- The Washington Times - Friday, July 3, 2009

BAYANCHANDAMAI, Mongolia

The jockeys are boys between 4 and 12 years of age. They don’t wear helmets. Most of them don’t even use saddles, choosing instead to ride bareback. Some are shoeless, with threadbare socks hanging from their feet.

Though there are more motorcycles and cars these days, and fewer young boys who want to live out here, the centuries-old tradition of racing horses is still alive for the nomads remaining on the windswept Mongolian steppes.

More than half of Mongolia’s 3 million people now live in the urban sprawl of the capital Ulan Bator, and more young people are choosing the excitement of the city instead of the monotony of nomadic life.

Yet every summer, the boys that remain on the grasslands - along with their elder trainers - spend the warmer months readying their horses for the annual Naadam Festival, Mongolia’s most important festival, starting this year on July 11 in Ulan Bator. Running for three days, the festival features the three main Mongolian sports of horse racing, wrestling and archery.

After the major celebration, Mongolians spread out to smaller Naadam fests in their native provinces where the ritual takes place many times during the following weeks until the weather turns cold again.

On June 20, about 50 miles northwest of Ulan Bator, the village of Bayanchandamai held its own horse races and wrestling matches, partly to prepare for the coming main attraction, but mostly because this is what they’ve been doing here on the same day for as long as anyone can remember.

Urtnasan, 31, is a little anxious. Two of his horses are racing this day, and his young rider is untested. Urtnasan had almost missed arriving on time, having to hitchhike the final 15 miles to get here.

His 7-year-old jockey, Bembaduch, from the village is getting his horse ready for the first race. He is using a saddle today, but won’t use one during the Naadam races.

“I haven’t fallen,” says Bembaduch, looking a bit anxious. Asked whether he was afraid of falling off his horse, the boy answers: “A little bit scared.” For the past few weeks, Urtnasan and Bembaduch have been training another horse, a 7-year-old female Mongolian horse, for the Naadam races. That horse isn’t here this day. Instead, they’ve brought a 1-year-old and an 8-year-old, both females, for Bembaduch to ride.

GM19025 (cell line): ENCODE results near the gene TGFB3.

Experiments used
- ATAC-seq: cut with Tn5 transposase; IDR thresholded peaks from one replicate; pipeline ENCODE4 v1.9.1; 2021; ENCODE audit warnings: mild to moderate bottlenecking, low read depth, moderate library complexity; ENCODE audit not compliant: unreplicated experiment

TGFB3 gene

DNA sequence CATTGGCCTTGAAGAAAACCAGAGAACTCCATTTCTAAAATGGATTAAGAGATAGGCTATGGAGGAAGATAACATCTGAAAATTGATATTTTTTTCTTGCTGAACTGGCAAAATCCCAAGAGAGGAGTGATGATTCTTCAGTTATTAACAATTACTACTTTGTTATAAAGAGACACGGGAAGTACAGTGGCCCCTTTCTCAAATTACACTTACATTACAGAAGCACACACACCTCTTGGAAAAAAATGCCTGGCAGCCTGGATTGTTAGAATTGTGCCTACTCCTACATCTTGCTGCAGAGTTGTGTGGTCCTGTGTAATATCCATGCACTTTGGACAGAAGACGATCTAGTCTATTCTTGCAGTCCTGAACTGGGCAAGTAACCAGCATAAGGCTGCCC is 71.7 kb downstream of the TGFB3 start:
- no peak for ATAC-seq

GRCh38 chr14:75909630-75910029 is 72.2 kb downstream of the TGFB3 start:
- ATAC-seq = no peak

Next year, Urtnasan hopes he can cheer on his 4-year-old son, who is too young to ride in races but old enough to begin to train. But now his hopes are on Bembaduch, who he’s been working with every day.

It takes about 26 days to get a horse ready for racing, he says. They put the horse on a special diet and restrict its feeding times. Most of all they run the horse into shape.

About 50 people gather at noon on a low hill around a pile of rocks with blue prayer flags flapping in the wind and around a small tent erected by monks from the local Buddhist monastery. They’d even brought their own loudspeaker so the mountain gods who they were honoring this day could hear them.

Prayers come before the races. People sing and toss bits of yak cheese and bread, and shake shots of vodka upon the stones as offerings to the mountain spirits. The riders mount their horses and circle the stones, singing songs about their horses.

“You can’t really tell if a horse will win or not,” Urtnasan says. “It depends on the horse and the relationship the rider has with the horse. At first, you have to find out the temperament of the horse. Sometimes this changes from year to year.” A pace car with a broad Mongolian flag flapping above it drives ahead of the 35 or so riders as they walk their horses out a little over 10 miles from the finish line. During the Naadam festival, as many as 200 riders race at once. The first race of the day is an ikh nas, a race of female horses over 5 years old, usually the longest of the Mongolian horse races.

Overall, there are six total race groups, the ikh nas; the daaga, for 1-year-old female horses; the shudlen, for 2-year-old females; the khyazaalan, for 3-year-old females; and the soyolon, for 4-year-old females. There’s also a race for males horses called the azraga.

In his younger years, Urtnasan took many medals during village Naadam races, but never the big prize in the capital.

He is coy about whether he has a good horse this year. He does say that first prize in the Ulan Bator races is about $1,400.

“I think we can win this year,” says Urtnasan, watching the riders fade into the distance.

After a half-hour, they disappear behind the south side of a low grassy mountain above the valley of Khurlin Tolgoi, and it’s another half-hour before they emerge again on the north side of the mountain in a distant cloud of dust. The name of the valley also happens to be the name of the local company that is giving away a brand-new Chinese motorcycle to the winner of the race.

“What’s the best motorcycle in America?” asks Urtnasan, checking out the bike. “I’d like to buy a motorcycle. I’d like to go to America and train horses.” In 15 more minutes, older men ride out to guide the lead horses in, spurring them on and over the next several minutes the riders make their way across the finish line to hoots and shouts from the onlookers.

Bembaduch comes in somewhere in the middle of the pack. No one really counts after the top three cross the line. In the second race of the day, a daaga, he also finishes midrange. There’s still work to do before the big races, and Bembaduch knows it.

“We’re training every day,” Bembaduch says. “You have to be very close to the horse to ride in the festival. You have to have a friendship with the horse. The training is very tiring.”

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